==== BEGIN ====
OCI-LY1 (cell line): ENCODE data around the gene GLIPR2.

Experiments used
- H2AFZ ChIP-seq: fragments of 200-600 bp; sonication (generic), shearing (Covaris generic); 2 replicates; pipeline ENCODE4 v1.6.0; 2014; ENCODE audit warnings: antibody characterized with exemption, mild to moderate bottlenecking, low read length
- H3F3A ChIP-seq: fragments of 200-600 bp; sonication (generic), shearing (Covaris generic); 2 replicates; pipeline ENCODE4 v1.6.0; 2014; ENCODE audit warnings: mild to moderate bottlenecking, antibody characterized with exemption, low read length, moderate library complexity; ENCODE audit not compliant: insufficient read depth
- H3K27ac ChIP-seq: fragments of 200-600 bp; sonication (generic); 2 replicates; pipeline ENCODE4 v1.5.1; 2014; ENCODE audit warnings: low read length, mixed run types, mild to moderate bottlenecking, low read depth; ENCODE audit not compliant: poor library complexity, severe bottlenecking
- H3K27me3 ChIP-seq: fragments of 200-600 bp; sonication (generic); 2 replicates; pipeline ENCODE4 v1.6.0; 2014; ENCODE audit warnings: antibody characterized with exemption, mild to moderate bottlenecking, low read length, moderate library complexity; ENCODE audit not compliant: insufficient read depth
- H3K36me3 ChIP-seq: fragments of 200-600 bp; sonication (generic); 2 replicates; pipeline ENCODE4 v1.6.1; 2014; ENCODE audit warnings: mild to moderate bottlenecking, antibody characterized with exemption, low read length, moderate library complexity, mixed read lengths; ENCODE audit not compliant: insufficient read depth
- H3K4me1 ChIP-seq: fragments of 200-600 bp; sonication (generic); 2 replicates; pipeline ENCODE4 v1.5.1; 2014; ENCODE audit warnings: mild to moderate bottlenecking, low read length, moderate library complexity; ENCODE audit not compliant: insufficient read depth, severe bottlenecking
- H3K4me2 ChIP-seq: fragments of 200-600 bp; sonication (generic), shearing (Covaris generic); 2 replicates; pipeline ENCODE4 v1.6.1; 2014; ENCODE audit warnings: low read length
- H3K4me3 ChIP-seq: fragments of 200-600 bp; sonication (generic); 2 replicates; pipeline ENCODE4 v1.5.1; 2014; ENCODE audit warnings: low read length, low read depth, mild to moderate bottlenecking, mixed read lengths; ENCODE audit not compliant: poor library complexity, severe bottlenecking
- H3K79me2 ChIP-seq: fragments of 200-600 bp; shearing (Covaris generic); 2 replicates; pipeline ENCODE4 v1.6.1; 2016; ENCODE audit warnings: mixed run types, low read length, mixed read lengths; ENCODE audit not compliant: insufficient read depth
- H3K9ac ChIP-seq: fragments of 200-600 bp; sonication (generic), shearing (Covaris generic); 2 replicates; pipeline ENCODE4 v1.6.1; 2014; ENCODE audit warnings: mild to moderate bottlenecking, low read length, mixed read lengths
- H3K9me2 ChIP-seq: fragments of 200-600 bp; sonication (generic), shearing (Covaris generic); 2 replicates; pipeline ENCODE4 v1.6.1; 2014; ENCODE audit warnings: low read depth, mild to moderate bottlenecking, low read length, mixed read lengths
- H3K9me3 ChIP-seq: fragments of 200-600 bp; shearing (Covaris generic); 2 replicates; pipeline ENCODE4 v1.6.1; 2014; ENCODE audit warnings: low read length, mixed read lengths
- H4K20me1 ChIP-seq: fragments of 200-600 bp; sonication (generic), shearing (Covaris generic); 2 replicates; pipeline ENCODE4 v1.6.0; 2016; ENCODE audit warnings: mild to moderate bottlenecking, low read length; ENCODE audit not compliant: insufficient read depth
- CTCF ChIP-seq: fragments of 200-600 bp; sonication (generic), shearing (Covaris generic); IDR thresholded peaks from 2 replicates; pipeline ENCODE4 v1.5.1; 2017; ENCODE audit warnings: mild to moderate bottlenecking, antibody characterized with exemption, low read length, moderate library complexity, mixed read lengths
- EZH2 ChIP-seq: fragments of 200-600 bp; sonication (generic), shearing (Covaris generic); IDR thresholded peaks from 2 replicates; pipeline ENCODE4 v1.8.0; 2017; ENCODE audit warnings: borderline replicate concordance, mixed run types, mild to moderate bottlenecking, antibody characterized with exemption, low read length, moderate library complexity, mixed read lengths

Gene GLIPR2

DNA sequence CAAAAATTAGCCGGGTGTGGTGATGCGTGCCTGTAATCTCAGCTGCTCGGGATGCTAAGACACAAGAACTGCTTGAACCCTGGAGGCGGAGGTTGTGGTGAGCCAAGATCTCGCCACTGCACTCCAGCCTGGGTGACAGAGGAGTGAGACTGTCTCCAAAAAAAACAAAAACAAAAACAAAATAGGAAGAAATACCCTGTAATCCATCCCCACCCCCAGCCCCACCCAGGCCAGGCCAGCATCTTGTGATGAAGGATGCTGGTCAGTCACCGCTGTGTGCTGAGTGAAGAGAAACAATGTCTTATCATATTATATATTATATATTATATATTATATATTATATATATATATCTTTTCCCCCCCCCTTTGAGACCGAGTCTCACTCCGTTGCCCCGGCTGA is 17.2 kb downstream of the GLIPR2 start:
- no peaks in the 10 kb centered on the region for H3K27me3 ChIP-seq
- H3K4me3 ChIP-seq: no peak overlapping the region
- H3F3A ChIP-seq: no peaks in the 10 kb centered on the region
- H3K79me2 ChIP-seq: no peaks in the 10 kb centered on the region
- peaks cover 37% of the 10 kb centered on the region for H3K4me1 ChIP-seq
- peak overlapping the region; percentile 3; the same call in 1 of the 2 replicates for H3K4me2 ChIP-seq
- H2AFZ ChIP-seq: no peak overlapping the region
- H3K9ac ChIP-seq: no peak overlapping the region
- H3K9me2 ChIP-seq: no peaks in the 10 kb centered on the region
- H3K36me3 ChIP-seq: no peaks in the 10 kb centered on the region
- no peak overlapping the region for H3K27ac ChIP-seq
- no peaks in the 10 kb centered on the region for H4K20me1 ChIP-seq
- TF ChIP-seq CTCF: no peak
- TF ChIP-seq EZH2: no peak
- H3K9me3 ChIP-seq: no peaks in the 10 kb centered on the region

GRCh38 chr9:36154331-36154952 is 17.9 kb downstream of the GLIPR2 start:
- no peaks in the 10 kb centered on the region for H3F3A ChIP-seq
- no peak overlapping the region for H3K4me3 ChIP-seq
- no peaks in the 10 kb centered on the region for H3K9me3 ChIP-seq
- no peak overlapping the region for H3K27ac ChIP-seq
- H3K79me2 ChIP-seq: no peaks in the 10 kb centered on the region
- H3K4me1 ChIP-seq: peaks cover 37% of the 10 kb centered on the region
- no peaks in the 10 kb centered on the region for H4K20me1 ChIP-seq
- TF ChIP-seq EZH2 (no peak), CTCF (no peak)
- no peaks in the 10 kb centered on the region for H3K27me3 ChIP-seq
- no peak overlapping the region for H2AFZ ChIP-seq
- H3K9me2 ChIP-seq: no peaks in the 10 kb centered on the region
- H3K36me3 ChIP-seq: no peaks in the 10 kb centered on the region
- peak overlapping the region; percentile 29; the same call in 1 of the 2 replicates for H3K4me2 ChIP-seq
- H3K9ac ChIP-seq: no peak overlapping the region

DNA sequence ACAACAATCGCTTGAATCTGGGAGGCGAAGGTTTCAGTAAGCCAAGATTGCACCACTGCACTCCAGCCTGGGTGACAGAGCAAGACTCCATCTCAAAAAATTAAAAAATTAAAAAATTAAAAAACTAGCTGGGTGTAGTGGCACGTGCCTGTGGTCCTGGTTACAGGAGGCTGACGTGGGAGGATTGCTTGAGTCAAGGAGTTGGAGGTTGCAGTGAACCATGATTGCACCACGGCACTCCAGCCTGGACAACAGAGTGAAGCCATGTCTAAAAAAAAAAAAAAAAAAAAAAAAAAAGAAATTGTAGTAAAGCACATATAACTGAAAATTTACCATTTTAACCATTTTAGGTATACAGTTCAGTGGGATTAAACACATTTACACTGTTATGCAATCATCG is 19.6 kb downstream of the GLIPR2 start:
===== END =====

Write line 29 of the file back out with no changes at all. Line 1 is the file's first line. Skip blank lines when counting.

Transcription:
- H3K36me3 ChIP-seq: no peaks in the 10 kb centered on the region